Society in 2021 has been challenged by an economic crisis and the COVID-19 coronavirus pandemic. Today, nurses must have an arsenal of tools and knowledge—and the ability to adapt in unpredictable circumstances—to assist patients seeking health care.
To guide the future of nursing practice, an expert committee from the National Academy of Medicine updated the Future of Nursing: Leading Change, Advancing Health’s original endorsements to include key factors, such as the role of nurses in response to emergencies that arise from natural and manmade disasters and the impact on health equity.
The committee examined lessons learned from the Future of Nursing Campaign for Action and the current state of science and technology to form its assessment of the profession’s capacity to meet the anticipated health and social care demands from 2020–2030, including the:
Role of nurses in addressing social determinants of health and providing effective, efficient, equitable, and accessible care for all individuals, families, and communities
System facilitators and barriers to achieving the continuum of care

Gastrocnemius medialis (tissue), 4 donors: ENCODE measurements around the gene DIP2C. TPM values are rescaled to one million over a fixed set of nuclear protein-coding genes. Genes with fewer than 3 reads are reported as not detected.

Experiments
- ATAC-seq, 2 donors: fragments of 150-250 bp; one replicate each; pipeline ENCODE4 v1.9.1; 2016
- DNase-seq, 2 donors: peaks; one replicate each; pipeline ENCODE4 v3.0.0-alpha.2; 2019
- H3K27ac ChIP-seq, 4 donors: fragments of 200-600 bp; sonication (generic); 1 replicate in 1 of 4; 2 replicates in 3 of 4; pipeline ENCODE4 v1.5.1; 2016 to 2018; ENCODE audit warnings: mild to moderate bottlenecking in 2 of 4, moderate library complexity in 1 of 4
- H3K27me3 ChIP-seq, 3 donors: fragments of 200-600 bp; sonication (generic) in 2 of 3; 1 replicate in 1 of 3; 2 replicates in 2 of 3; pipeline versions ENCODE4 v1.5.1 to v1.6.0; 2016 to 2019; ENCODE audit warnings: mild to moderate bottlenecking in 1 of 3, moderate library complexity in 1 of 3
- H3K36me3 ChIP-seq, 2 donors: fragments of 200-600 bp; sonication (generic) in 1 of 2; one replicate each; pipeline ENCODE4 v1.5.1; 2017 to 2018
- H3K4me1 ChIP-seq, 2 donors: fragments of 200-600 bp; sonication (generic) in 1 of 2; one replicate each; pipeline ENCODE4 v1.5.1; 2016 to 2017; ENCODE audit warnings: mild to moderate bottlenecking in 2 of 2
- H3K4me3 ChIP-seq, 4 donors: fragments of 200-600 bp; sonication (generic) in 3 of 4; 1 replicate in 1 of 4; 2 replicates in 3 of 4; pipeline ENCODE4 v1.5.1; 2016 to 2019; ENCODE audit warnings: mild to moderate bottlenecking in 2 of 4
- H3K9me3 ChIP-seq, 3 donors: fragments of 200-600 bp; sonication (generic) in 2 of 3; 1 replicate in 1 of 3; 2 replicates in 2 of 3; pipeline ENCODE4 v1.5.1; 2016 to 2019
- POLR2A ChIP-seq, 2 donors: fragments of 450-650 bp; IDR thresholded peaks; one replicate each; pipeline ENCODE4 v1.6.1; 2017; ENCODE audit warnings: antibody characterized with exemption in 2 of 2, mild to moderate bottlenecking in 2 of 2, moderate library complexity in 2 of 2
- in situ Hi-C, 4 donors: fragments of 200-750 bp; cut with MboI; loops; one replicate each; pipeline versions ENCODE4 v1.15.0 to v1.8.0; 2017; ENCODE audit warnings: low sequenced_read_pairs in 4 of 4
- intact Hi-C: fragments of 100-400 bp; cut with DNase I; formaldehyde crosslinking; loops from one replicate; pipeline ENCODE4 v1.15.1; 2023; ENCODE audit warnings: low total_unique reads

Current and future deployment of nurses at all levels across the care continuum, including in collaborative practice models, to address the challenges of building a culture of health
Training and competency development needed to prepare nurses, including advanced practice RNs, to work outside acute care settings and lead efforts to build health equity and the extent to which current curricula meet these needs
Research needed to identify or develop effective nursing practices for eliminating gaps and disparities in health care
With critical changes taking place around us, nurses must keep their education at the forefront while marching toward health equity. ONS members can access additional resources on the educational standards of oncology as they look to the future of the profession and health care.